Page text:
Howard: Oh, he uses a sword plenty of times. I don’t know that Brackett ever singles Stark out as a fantastic swordsman, but he’s certainly a fantastic warrior. And my God, but the stories that Brackett conjures. As her future husband, the late, great, Edmund Hamilton, said when he first saw her writing: “That woman can write!” Headlong pace that just drips with atmosphere and pulls you in and envelops you. Han Solo? Malcolm Reynolds? Those guys? Heck, Brackett was writing about characters like that decades before those two ever appeared on celluloid. Drifters and warriors and survivors just scraping by on the edges of their solar system’s or galaxy’s society , and constantly involved in sweeping adventures. There’s a reason George Lucas approached Brackett to write the script for The Empire Strikes Back, and there’s a reason I number her as one of my three most favorite writers.

Todd: Okay, fine. I have a soft spot for Stark anyway, ’cause he had such rousing adventures. If we can give Jirel points for courage and grit, we can give Stark the edge for sheer entertainment value. Besides, I keep seeing David Gemmell’s Druss the Legend—who’s most definitely NOT forgotten, thank you very much—put forth as one of the undisputed greatest swordsmen in fantasy in internet debates, deservedly so in my opinion. And that guy uses an AXE, for crying out loud. So I call Stark a swordsman, and I’ll sleep just fine at night.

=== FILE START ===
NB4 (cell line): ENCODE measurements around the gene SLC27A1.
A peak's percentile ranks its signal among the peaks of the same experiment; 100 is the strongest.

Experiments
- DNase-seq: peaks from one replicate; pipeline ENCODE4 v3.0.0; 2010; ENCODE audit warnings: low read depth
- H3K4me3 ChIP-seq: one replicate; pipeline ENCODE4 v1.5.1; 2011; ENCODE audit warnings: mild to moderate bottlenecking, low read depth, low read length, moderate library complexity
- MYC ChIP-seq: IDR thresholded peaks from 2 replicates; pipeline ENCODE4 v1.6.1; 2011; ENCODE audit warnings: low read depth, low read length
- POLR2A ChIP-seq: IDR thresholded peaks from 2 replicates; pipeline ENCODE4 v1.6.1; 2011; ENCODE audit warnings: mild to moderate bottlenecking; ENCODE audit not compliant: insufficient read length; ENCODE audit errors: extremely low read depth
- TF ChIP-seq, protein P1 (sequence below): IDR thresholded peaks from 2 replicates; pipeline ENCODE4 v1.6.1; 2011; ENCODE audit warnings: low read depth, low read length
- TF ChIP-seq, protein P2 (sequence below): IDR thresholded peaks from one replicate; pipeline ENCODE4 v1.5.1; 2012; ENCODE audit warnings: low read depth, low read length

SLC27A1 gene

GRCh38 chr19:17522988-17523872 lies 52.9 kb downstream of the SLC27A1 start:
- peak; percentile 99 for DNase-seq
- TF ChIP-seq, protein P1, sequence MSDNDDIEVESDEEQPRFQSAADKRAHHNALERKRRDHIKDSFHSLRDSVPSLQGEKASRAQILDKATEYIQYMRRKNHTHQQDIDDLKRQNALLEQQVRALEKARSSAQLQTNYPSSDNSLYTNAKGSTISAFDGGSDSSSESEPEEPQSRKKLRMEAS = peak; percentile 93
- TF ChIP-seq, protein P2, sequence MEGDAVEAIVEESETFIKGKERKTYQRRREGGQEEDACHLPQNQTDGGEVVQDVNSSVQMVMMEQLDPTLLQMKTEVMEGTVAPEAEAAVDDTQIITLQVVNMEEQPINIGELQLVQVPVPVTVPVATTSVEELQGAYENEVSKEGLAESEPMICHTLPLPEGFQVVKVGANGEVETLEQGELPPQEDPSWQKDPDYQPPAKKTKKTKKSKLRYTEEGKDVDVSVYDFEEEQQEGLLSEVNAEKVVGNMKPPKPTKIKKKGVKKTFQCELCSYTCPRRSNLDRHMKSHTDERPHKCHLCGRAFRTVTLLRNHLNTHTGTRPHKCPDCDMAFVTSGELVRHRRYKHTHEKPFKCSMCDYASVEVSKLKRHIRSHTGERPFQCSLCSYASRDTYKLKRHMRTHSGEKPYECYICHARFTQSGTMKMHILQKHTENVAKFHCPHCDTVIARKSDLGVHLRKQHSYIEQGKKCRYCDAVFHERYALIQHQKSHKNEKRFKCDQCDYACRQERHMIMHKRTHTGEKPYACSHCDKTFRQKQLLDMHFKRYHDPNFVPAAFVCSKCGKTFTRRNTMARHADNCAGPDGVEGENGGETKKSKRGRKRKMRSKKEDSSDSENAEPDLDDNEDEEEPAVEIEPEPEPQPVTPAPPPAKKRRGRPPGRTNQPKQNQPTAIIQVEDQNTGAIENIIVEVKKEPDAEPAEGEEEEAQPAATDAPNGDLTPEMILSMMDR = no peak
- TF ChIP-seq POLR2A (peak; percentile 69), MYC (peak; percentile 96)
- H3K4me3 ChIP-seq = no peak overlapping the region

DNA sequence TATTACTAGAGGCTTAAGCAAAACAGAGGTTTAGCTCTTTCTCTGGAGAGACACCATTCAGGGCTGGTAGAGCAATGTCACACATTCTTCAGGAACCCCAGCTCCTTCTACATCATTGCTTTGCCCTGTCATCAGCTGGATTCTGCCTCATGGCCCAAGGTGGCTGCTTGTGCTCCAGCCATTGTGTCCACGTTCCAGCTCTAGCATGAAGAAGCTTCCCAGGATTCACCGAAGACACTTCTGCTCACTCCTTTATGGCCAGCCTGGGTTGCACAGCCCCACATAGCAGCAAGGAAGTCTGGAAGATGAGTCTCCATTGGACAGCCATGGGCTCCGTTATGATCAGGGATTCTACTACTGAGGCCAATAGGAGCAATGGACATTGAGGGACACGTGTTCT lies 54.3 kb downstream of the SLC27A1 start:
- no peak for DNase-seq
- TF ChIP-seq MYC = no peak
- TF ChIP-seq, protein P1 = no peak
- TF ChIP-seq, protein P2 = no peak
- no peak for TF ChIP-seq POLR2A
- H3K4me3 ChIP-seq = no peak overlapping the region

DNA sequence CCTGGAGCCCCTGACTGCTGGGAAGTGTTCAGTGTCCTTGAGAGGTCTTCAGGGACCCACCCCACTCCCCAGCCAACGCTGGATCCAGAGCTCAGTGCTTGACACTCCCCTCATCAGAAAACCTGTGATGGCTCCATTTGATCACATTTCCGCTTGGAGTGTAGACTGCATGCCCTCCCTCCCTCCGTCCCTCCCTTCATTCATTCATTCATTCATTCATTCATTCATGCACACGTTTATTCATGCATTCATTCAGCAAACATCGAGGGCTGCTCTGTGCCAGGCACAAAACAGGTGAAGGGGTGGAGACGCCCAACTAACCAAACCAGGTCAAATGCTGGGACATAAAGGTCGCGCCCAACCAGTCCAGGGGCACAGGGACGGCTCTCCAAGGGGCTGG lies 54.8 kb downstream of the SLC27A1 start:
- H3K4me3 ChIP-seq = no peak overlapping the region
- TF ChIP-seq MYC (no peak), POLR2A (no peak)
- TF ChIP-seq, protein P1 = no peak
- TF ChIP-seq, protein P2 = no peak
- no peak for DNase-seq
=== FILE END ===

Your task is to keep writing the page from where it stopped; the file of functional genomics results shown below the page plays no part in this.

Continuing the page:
While we’re on the topic, you’re absolutely right about Brackett; she was one of the undisputed masters of the pulp adventure, and the Stark tales are some of her most enduring work. They are in print today from multiple publishers, including Paizo and Phoenix Pick.

I think that wraps up our list. Before we close, just for fun, I have one last question for you: If you had to go into battle on the plains of Mordor, what fantasy swordsman, forgotten or nay, would you want at your side? Elric? Conan? Drizzt Do’Urden?

I’ll go first. For his sheer style and dazzling ability to think on his feet, I think I’d choose the Dread Pirate Roberts, otherwise known as Westley. Your choice?

Howard: At my side? If I want to win? No question. Conan of Cimmeria. He may lose a battle, sometimes, but he never loses the war. He is always triumphant in the end. I’d like to be one of his sidekicks who *doesn’t* perish, though…

Photo: Ricardo Cruz [via Unsplash]

Howard Andrew Jones’ novel Upon the Flight of the Queen, the second book in the Ring-Sworn Trilogy, will be published by St. Martin’s Press in November.

Todd McAulty’s first novel The Robots of Gotham was published by John Joseph Adams Books in June of last year.